their lives. Gen. Sheridan has been telegraphed
by Gov. Smith for troops to protect our people*
There is no longer a doubt that a
COMPACT HAS BEEN FORMED BETWEEN
the Chippewas and Sioux, and grave apprehen
sions are felt by the State officers for the safety
of our citizens in that sparcely settled portion
of the State. The secretary of the interior re
ports nine thousand three hundred Indians in
this State in 1877. Of these four thousand
eight hundred and fifty are Chippewas,
of the LaPointe agency, which are distributed
over a section of the State in arid*
near Burnett county. The balance are Menom
onees, Oneidas, Winnebagos and Sattawatti
mees at the Green Bay agency. Further news
from the scene of the Indian troubles is anx
iously looked for by the State authorities. The
is in very poor shape, not over four or five hun
dred men could be called into service. Gov.
Smith has been absent attending the exercises
of commencement at Whitewater, but will re
turn at 9 o'clock, when further action will be
taken in the matter.
[Special Telegram to the Globe.
LATEB8HEEIDAN DISCREDITS THE STORY.
MADISON, June 20.Gov. Smith received a
telegram from Lieutenant-General Sheridan
to-mght, discrediting the fact that the Chip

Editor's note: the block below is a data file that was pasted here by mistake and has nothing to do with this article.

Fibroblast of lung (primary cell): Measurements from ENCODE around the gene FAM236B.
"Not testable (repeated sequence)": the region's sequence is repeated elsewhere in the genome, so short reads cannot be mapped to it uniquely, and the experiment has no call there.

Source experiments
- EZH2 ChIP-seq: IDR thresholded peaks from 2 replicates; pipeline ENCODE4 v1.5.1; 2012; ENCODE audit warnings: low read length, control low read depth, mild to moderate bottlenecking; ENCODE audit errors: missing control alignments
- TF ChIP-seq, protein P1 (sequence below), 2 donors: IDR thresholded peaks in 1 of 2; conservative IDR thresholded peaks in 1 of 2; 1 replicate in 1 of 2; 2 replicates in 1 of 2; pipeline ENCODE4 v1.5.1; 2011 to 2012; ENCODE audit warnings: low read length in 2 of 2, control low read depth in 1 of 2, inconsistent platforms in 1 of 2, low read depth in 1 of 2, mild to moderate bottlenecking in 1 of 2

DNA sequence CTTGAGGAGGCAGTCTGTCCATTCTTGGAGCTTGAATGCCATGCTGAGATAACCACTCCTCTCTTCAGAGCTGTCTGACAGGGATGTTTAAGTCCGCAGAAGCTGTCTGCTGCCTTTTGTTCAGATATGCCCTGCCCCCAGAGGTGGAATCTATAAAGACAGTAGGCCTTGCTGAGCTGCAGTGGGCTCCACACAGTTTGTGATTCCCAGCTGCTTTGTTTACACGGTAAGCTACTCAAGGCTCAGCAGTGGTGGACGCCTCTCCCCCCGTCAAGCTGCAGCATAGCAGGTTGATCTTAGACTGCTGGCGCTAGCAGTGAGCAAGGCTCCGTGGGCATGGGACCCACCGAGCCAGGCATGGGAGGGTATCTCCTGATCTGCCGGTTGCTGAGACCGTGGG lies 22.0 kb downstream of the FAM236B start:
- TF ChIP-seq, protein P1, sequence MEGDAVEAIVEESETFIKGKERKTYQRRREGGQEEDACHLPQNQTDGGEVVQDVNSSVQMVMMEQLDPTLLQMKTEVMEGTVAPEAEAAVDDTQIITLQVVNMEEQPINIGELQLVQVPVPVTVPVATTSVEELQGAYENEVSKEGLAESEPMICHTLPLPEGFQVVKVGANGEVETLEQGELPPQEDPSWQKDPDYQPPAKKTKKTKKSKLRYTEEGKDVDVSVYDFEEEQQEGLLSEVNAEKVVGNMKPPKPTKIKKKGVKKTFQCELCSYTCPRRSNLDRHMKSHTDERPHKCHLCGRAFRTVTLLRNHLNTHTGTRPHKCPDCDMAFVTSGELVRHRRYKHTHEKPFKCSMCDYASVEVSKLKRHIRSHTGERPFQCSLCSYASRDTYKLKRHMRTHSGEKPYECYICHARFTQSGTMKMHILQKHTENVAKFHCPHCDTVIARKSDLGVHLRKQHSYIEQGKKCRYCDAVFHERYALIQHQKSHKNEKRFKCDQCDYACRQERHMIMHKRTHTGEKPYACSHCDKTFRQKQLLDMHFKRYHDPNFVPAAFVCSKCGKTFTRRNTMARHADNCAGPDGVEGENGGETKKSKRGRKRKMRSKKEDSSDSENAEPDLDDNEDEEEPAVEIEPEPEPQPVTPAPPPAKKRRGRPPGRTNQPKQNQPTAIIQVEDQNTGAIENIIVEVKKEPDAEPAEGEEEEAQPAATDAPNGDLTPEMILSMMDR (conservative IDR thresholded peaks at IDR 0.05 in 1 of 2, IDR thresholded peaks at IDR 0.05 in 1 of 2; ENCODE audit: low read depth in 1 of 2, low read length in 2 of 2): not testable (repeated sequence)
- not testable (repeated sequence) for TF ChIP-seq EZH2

pewas had formed a compact with the Sioux,
but says it may be so. A company of United
States troops are at Fort Snelling, which will
be ordered to the scene of troubles, should oc
casion require. He sends Gen. Forsythe, of
his staff, to Burnett county to-night to investi
gate the troubles. A general order was issued
to-night, directing Brigadier-General Ed. E.
Bryant to forthwith proceed to Burnett county
and ascertain the facts in regard to the reported
uprising of the Indians in that section of the
State, and to co-operate with Col. Forsythe, of
Gen. Sheridan's staff, and keep the executive
department fully advised of affairs in that
vicinity. There are some six or seven hundred
State troops which will be called out by the
governor, if Gen. Bryant reports a necessity
for such a course, and should there be a
general uprising of Indians volunteers will be
called for, and no doubts of a sufficient num
ber being raised in a day or two to effectually
clean out the red devils, but great destruction
of life may occur before troops may be put in
A LONG PULL.
The Five Mile Single Scull Race at Pitts
burg Won by Hanlan in Thirty-Six
PITTSBURG, June 20.The five mile single
scull race between Evan Morris, of this city,
and Edward Hanlon, of Toronto, for a parse of
$2,000 and the championship of America, was
rowed on the Hulton course this afternoon and
won by the Canadian by nearly four lengths.
An immense crowd of people, estimated at
15,000, witnessed the race, the banks and hill
sides of both. =ide of the river being lined
with spectators, among whom were many ladies.
Excursion trains ran on both sides of the Alle
gheny all afternoon. Towards 5 o'clock
the excitement was very great.
Pool selling at the course was lively,
but not much money was invested. The odds
being slightly in favor of Hanlon. The start,
which was advertised for 5 o'clock, was not
made till 5 minutes after 6. Both men appear
ed in excellent spirits, and were greeted with